Alan Edward Bell

To accommodate the format change Bell “cut pillarbox so we could see everything in Avid’s 16x9 format.  That meant when the picture was locked and in the DI process we had to perform a tilt scan.  We’d take a 2.40 frame and decide where it’s going to be when viewers see it displayed in regular, non-IMAX theaters.  I did versions of the tilt scan for setting the 2.40 look from the IMAX frame using the Avid resize effect.  Then the assistants replaced the Avid footage with a black-and-white trackable grid pattern, which we then rendered out and delivered to EFILM.  EFILM tracked the tilt for each reel preserving the ease in and out curves, which I had tailored to each shot.  It turned out to be the most effective way to communicate the translation between Avid and the EFILM DI process.”

Avid also proved to be a good solution for the very loud IMAX footage.  “Imagine cutting dialogue with a team of leaf blowers next to the microphone and you’ll get an idea of what it sounded like,” says Bell.  “The actors often did wild track recordings of their lines so I would have something to replace the IMAX audio with.  The Avid waveforms and smart tools made it very easy to slip the wild lines into place.”

Bell likes to use Avid ScriptSync for recuts.  “I don’t usually use it for the first cut, but it’s great for finding readings really quickly for recuts so I can make sure I have the right bit in there,” he says.  He’s also a fan of shared bins for universal access to the latest cut, which he calls “a fantastic capability, a very simple and elegant system that works really well.”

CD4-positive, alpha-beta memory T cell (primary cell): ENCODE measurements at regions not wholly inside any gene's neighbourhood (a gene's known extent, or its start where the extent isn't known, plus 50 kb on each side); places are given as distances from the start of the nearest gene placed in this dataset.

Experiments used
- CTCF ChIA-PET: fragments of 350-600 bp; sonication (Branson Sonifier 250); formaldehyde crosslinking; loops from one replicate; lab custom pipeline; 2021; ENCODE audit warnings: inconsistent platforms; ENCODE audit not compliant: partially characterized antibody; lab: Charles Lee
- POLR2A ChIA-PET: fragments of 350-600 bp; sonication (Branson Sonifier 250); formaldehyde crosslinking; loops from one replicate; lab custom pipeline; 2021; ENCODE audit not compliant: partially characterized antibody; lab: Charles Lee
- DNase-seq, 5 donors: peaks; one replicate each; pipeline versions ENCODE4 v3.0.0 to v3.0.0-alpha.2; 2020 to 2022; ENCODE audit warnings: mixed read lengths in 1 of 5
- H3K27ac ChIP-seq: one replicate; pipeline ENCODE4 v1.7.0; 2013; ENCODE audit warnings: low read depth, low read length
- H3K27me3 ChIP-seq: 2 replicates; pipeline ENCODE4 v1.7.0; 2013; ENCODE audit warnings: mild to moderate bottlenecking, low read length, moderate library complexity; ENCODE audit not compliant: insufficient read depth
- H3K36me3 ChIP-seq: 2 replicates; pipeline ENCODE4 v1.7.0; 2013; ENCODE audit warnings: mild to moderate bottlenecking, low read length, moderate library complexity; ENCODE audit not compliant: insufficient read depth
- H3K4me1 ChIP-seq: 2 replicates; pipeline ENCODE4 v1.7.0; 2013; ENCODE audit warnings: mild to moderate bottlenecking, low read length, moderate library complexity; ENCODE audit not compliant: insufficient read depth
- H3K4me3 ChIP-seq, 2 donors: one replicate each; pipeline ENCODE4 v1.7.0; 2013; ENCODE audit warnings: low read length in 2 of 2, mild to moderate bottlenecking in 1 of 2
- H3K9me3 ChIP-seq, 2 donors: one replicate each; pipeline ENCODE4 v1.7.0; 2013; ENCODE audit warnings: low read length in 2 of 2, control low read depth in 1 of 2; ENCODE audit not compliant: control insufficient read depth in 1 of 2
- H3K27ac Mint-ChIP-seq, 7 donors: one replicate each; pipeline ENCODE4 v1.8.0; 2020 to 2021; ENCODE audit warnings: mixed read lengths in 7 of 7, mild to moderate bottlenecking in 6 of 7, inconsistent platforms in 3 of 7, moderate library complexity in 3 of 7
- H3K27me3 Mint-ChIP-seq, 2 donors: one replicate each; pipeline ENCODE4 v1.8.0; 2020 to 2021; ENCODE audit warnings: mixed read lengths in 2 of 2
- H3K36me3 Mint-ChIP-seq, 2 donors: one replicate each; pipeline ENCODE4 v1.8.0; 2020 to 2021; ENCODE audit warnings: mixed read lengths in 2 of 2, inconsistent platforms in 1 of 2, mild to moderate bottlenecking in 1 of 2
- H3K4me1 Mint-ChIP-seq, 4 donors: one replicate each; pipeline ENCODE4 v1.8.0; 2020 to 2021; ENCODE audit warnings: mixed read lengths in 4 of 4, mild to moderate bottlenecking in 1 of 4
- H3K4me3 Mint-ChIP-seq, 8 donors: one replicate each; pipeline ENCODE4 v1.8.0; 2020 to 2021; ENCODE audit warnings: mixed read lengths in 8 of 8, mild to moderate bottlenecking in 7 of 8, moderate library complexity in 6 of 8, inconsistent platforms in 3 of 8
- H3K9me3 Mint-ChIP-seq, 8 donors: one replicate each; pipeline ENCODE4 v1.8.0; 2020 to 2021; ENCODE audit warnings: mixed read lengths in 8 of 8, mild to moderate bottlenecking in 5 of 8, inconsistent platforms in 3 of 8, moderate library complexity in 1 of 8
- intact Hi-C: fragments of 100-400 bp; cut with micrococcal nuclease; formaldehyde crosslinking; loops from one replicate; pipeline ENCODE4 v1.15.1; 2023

Bell’s Avid Journey Comes Full Circle

An “early adopter of Avid,” Bell started in the business cutting film until his mentor, editor Robert Leighton, began looking at digital tools for the features he was cutting for director Rob Reiner.  “I was the go-to guy for computers,” Bell recalls with a smile, “so I looked around at all the offerings on the market.  I was a strong PC person, but I didn’t like Lightworks.  So we went with Avid and bought four for Castle Rock Entertainment [which Reiner co-founded] – it was a major investment at the time.”

Later, as Bell made his own way as an editor and needed his own editing hardware and software he embraced Apple’s Final Cut Pro.  “I stuck with it until Final Cut 7 came out, and it became clear that Apple wasn’t taking the system in the direction it should go.  So I switched back to Avid for Gulliver’s Travels in 2009 and haven’t looked back,” he reports.  Bell subsequently cut Water for Elephants (2010) and The Amazing Spider-Man (2011) on Avid.

Bell is returning as the editor for the last of The Hunger Games trilogy, The Hunger Games: Mockingjay, which will be released in two parts.  “Part one is in production now,” says Bell, who is back in Atlanta and already busy cutting on Avid with 5.1 sound.  “This time we’re editing in a cutting room in a trailer and will follow the production,” he explains.  “Cutting with 5.1 sound is new amongst my circle of friends.  But Avid makes it easy to cut in 5.1.  Using the audio mixer it’s very easy to designate sounds to spatial areas of the theater.”

Bell views The Hunger Games movies holistically as “a continuing story, one huge tale” although each film has to “work on its own” as well.  It’s his goal that “everyone who’s read the books will enjoy the films and everyone who hasn’t will understand and enjoy them, too.”